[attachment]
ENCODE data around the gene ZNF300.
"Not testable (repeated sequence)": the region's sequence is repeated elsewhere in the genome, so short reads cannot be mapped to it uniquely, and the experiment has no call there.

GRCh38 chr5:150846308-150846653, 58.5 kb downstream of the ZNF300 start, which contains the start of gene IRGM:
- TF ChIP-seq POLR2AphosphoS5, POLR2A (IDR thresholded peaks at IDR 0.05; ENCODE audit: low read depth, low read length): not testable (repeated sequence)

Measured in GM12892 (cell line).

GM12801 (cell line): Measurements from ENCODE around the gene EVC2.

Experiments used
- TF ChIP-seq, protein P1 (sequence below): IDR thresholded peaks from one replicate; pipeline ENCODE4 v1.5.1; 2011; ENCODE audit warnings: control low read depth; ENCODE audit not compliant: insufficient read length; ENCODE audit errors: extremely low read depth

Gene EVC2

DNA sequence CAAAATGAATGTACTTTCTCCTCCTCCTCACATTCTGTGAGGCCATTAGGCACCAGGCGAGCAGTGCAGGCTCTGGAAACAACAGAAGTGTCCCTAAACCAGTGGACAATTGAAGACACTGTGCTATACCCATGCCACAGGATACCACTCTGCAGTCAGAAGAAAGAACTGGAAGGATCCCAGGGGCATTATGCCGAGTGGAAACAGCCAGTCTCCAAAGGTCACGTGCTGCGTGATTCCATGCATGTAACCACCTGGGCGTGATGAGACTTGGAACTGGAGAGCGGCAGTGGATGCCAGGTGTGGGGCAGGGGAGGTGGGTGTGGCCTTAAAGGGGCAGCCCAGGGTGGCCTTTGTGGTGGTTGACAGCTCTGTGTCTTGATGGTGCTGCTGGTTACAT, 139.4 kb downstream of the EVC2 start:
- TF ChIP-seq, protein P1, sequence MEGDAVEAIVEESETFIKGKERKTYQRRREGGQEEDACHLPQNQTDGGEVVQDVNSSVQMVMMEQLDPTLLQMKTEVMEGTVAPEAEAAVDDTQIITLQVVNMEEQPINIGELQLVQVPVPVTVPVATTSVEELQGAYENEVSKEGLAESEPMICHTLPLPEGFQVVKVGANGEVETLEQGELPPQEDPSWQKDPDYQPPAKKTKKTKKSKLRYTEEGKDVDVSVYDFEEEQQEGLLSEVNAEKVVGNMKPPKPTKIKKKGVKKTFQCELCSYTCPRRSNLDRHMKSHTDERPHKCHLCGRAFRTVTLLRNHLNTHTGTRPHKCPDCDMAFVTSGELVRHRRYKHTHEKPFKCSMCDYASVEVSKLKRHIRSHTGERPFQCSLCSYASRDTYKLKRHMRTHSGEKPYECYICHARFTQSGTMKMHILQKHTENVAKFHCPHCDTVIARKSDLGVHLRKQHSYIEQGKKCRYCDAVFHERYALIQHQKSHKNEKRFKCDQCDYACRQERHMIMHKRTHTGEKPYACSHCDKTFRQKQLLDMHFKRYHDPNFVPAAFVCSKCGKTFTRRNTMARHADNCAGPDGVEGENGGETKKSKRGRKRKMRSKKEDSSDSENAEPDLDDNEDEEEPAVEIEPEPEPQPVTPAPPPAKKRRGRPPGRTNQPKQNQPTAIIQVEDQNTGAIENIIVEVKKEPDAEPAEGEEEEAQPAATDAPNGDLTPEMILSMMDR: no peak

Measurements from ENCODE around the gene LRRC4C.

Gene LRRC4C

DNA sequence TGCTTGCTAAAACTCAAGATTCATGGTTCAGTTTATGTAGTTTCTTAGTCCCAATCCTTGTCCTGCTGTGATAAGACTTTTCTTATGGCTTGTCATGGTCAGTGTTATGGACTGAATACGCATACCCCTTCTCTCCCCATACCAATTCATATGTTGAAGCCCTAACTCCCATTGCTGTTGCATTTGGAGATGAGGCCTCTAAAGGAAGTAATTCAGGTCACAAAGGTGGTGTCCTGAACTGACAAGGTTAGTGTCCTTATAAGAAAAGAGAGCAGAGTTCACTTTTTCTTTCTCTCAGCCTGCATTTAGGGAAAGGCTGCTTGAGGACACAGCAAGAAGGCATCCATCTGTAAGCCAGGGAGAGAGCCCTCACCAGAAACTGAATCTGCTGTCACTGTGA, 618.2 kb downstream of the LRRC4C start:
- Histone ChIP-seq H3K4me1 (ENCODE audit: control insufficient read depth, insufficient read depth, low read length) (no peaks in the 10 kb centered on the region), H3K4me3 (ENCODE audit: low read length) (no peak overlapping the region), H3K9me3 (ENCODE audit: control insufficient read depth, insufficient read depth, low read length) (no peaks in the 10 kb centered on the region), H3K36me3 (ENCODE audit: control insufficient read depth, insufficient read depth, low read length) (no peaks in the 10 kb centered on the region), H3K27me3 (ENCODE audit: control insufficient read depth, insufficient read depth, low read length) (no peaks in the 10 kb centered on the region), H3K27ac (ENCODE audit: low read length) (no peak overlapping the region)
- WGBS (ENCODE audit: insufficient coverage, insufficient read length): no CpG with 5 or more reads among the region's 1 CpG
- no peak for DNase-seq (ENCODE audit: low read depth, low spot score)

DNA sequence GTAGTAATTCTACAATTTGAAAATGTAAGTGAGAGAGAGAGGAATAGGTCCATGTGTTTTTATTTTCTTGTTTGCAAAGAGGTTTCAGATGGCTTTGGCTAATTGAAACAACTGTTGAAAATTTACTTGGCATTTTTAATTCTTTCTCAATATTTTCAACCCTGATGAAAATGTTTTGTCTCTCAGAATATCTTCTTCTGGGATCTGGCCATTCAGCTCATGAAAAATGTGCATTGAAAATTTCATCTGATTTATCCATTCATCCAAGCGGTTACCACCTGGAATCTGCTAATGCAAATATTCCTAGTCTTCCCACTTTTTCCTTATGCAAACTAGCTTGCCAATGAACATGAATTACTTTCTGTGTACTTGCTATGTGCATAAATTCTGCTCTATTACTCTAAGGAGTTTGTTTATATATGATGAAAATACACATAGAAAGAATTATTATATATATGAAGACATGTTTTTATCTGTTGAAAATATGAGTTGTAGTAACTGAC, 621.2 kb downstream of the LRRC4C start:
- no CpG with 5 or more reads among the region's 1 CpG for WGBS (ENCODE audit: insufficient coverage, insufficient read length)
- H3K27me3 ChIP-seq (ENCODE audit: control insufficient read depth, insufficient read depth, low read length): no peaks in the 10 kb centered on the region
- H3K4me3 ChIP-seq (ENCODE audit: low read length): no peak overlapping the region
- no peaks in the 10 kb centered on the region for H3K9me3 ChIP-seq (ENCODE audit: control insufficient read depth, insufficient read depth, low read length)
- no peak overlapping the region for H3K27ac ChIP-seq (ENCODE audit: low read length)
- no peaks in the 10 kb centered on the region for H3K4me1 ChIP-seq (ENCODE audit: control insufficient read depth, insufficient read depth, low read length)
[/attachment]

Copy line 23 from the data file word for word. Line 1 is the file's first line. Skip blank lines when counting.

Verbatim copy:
- no peak overlapping the region for H3K27ac ChIP-seq (ENCODE audit: low read length)